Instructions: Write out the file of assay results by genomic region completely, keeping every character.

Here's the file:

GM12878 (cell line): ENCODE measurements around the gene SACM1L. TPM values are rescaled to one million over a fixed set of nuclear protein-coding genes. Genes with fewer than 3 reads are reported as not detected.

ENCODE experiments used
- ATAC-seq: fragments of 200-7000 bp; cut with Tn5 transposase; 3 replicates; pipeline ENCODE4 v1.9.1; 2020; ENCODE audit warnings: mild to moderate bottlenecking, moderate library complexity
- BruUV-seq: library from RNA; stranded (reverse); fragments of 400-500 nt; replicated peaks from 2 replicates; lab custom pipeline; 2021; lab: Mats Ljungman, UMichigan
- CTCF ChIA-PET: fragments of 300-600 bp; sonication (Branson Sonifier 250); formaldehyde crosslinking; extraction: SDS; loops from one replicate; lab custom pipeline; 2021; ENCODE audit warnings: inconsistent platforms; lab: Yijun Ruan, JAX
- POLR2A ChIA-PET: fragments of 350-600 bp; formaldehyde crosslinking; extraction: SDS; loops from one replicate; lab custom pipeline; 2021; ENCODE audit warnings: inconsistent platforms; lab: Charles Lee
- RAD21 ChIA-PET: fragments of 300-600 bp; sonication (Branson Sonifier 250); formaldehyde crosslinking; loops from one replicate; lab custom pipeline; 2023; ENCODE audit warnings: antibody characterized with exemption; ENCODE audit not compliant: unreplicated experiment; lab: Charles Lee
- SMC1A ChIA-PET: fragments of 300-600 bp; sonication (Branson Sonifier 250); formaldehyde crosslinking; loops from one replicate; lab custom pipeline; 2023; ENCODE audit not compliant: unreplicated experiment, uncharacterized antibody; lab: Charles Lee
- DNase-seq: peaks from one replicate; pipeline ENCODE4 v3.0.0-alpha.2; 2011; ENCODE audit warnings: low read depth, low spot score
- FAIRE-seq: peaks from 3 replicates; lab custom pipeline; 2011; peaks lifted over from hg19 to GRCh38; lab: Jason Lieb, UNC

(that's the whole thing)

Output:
GM12878 (cell line): ENCODE measurements around the gene SACM1L. TPM values are rescaled to one million over a fixed set of nuclear protein-coding genes. Genes with fewer than 3 reads are reported as not detected.

ENCODE experiments used
- ATAC-seq: fragments of 200-7000 bp; cut with Tn5 transposase; 3 replicates; pipeline ENCODE4 v1.9.1; 2020; ENCODE audit warnings: mild to moderate bottlenecking, moderate library complexity
- BruUV-seq: library from RNA; stranded (reverse); fragments of 400-500 nt; replicated peaks from 2 replicates; lab custom pipeline; 2021; lab: Mats Ljungman, UMichigan
- CTCF ChIA-PET: fragments of 300-600 bp; sonication (Branson Sonifier 250); formaldehyde crosslinking; extraction: SDS; loops from one replicate; lab custom pipeline; 2021; ENCODE audit warnings: inconsistent platforms; lab: Yijun Ruan, JAX
- POLR2A ChIA-PET: fragments of 350-600 bp; formaldehyde crosslinking; extraction: SDS; loops from one replicate; lab custom pipeline; 2021; ENCODE audit warnings: inconsistent platforms; lab: Charles Lee
- RAD21 ChIA-PET: fragments of 300-600 bp; sonication (Branson Sonifier 250); formaldehyde crosslinking; loops from one replicate; lab custom pipeline; 2023; ENCODE audit warnings: antibody characterized with exemption; ENCODE audit not compliant: unreplicated experiment; lab: Charles Lee
- SMC1A ChIA-PET: fragments of 300-600 bp; sonication (Branson Sonifier 250); formaldehyde crosslinking; loops from one replicate; lab custom pipeline; 2023; ENCODE audit not compliant: unreplicated experiment, uncharacterized antibody; lab: Charles Lee
- DNase-seq: peaks from one replicate; pipeline ENCODE4 v3.0.0-alpha.2; 2011; ENCODE audit warnings: low read depth, low spot score
- FAIRE-seq: peaks from 3 replicates; lab custom pipeline; 2011; peaks lifted over from hg19 to GRCh38; lab: Jason Lieb, UNC